Moving something around the screen needs to be fast, and drawing each line pixel by pixel isn’t going to cut it. This is where bitmap graphics comes in. Basically, drawing out the pictures pixel by picture before hand, keeping it in memory then copying it to the write spot on the screen for each frame of the movement.
We can do this with block moves over data, but can only move blocks of sequential data. Each line (even if they were in sequential order on the screen) is at a different memory location. Pixels byte 2 on line 2 are not sequential with byte 2 on line 3. So, we can only block move in one line of the image at time. To complicate things we need to figure out where in memory each line starts since they are not in order.
We can do a couple of ways. Compute the start address of the line, which will take a lot of instructions include division and multiplication (remember we’re on an 8-bit machine here at 1Mhz) or we can do look up tables. A lookup table is basically a list of 192 addresses (the number of lines in Hi-Res) in line order. that we can index into with our Y coordinate. Takes up 384 bytes of memory, but saves us a bunch of time.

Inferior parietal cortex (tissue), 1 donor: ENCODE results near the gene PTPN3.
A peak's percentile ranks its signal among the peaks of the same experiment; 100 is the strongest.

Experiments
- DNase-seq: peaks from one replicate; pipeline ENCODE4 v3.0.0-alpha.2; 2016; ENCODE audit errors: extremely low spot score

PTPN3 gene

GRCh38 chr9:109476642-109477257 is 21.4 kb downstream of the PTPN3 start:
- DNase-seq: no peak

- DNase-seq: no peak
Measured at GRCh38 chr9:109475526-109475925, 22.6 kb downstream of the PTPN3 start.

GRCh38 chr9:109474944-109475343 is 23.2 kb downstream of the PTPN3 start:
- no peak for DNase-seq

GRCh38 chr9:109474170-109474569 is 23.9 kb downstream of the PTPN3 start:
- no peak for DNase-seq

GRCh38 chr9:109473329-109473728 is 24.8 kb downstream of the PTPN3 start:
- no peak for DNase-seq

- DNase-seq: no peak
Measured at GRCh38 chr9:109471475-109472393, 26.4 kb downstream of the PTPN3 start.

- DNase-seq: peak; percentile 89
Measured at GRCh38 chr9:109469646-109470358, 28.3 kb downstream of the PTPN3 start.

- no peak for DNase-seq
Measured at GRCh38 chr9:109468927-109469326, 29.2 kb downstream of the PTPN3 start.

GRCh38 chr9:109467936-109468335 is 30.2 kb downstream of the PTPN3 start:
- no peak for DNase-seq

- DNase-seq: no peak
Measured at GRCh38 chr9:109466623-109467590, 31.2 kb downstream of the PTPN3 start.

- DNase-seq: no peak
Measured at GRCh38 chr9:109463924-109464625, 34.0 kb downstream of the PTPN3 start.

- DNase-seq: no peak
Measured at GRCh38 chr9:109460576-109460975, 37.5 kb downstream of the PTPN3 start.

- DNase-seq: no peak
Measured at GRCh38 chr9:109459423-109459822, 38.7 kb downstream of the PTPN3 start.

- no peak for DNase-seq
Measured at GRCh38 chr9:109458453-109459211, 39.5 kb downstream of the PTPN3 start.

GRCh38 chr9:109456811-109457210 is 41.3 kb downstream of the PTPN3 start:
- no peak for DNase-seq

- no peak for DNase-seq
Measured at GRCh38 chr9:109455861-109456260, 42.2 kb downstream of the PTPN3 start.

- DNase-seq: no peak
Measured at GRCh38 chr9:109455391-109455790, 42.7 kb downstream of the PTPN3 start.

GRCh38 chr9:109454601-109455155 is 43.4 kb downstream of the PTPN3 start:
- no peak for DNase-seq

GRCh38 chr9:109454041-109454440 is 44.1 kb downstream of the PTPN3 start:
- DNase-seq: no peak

Here is the formula from the book:
Needless to say, I went through and wrote something to dump out all the line addresses and generated the lookup table. You’ll notice “SN” above referring to Hi-Res page 1 or 2. The Apple ][ screen has two pages, only one of which can be visible at a time. To avoid flickering images when moving them, it’s a common (not trivial) to erase/redraw on the page not being displayed, then switch which page is visible, then repeat.
Then I took a bitmap example from the book and wanted to get it moving across the screen. Since I’m learning here and wanted to do it the right way, I decided to also do the page flipping.
You can see my first attempt:
It’s not the cleanest, but not too bad. At least it moves and I can tell the pages are flipping (the garbage at the bottom).
But, notice that it’s moving jerky. That’s because I’m moving it a whole byte (7 pixels) each frame instead of moving individual pixels. That’s going to take some more work, but at least we have movement. Baby steps.